Elvis Dumervil, Denver Broncos: An injury scare last week has deflated Dumervil's value a bit and could make him a nice investment for the playoff stretch. As the premier lineman on the team leading football in sacks, such discounts are welcomed.
Robert Quinn, St. Louis Rams: In just his second season, Quinn is proving to be a remarkably effective and aggressive pass-rusher, as he has had only two games this season without a sack.
Chris Clemons, Seattle Seahawks: An inviting finishing schedule and a career pace in sack production is a pretty sweet combination.
Cary Williams, Baltimore Ravens: Entering Week 10, opposing quarterbacks were completing 70.5 percent of passes targeted to the receiver Williams was covering. That's an absurdly high rate, one that will invite more targets his way. This is the rare situation where poor performance is leading to opportunity for statistical production.
Malcolm Jenkins, New Orleans Saints: It's no mystery that the Saints secondary is historically generous to opposing passing games, which has afforded Jenkins a great deal of work corralling receivers on the second level. Many have avoided this defense due to the poor overall results, but some choice production is emerging from Jenkins due to the fact they simply can't stay off the field.
Ronde Barber, Tampa Bay Buccaneers: The Canton-bound member of the Barber twins faces a great stretch of pass-heavy and mistake-prone opponents in the coming weeks.
Antoine Winfield, Minnesota Vikings: The steady vet is enjoying a renaissance campaign. Thanks to regular duties covering the opposition's best receivers, the targets and tackles are quite consistent.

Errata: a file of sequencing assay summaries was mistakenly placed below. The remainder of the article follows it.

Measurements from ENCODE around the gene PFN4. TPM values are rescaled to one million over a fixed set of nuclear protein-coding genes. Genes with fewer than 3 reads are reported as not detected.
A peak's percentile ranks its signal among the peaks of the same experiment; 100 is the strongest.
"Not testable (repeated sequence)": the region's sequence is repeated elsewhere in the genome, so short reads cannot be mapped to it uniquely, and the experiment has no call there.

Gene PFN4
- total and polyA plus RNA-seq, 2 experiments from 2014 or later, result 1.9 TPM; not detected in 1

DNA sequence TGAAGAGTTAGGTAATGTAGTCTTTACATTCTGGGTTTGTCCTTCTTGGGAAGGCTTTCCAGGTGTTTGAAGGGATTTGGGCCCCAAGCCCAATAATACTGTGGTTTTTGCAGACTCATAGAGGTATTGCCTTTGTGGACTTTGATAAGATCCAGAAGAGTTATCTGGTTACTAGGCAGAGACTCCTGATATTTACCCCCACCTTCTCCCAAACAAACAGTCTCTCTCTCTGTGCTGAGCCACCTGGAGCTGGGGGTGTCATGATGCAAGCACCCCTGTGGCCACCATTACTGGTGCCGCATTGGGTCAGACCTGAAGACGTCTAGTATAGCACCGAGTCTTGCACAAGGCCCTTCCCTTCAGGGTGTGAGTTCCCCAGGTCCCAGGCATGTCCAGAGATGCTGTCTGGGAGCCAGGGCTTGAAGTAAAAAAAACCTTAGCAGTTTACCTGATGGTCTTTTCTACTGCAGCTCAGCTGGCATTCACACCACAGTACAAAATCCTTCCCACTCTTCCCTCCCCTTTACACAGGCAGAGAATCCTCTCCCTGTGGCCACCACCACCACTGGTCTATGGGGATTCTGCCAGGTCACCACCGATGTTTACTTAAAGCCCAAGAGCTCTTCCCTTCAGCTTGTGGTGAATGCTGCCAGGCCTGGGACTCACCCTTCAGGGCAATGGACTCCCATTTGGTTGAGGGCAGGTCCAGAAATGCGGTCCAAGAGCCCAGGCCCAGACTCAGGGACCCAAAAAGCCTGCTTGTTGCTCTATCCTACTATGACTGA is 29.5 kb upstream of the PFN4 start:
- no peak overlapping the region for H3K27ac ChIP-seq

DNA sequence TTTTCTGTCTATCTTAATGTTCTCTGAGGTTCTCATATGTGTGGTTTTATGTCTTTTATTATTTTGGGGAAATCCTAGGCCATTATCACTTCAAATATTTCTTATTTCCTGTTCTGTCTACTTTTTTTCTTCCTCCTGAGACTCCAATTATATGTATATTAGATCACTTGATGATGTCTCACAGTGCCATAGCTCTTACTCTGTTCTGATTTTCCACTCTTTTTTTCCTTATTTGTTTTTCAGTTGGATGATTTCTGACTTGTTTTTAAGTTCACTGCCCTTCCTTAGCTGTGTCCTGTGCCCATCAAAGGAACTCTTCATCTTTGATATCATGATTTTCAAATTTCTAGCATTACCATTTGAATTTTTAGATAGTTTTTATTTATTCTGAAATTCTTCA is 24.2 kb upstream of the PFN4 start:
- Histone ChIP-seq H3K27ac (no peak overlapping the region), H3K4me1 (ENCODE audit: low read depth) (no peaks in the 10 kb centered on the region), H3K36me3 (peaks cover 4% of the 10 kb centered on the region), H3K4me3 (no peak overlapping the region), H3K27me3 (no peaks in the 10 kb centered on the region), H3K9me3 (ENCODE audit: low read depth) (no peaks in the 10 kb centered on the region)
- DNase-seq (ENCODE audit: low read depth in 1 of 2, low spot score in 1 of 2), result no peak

Von Miller, Denver Broncos: There might not be a hotter commodity to pursue than Miller. He grades as the top rusher according to Pro Football Focus' signature Pass Rushing Productivity metric. Is it possible that he could blank you like he did in his one-tackle outing in Week 8? It is. Is it possible, and even likely, that he produces a multisack game that could sway your entire matchup one week? It is. Pursue Miller as aggressively as he chases quarterbacks.
|The Panthers' Luke Kuechly continues to put up huge tackle numbers like he did at Boston College last year.|
Luke Kuechly, Carolina Panthers: While college stats are in the past and aren't always great indicators of pro production, it remains amazing that this kid averaged 15.92 tackles per game during his junior season at Boston College. That's just silly. Now that he is manning the middle for the Panthers, a role he could serve for the next decade, he is back to his double-digit ways on a regular basis. If it takes a depth receiver or tailback to acquire this super rookie, don't hesitate to close the deal, as the potential for elite production is remarkably high.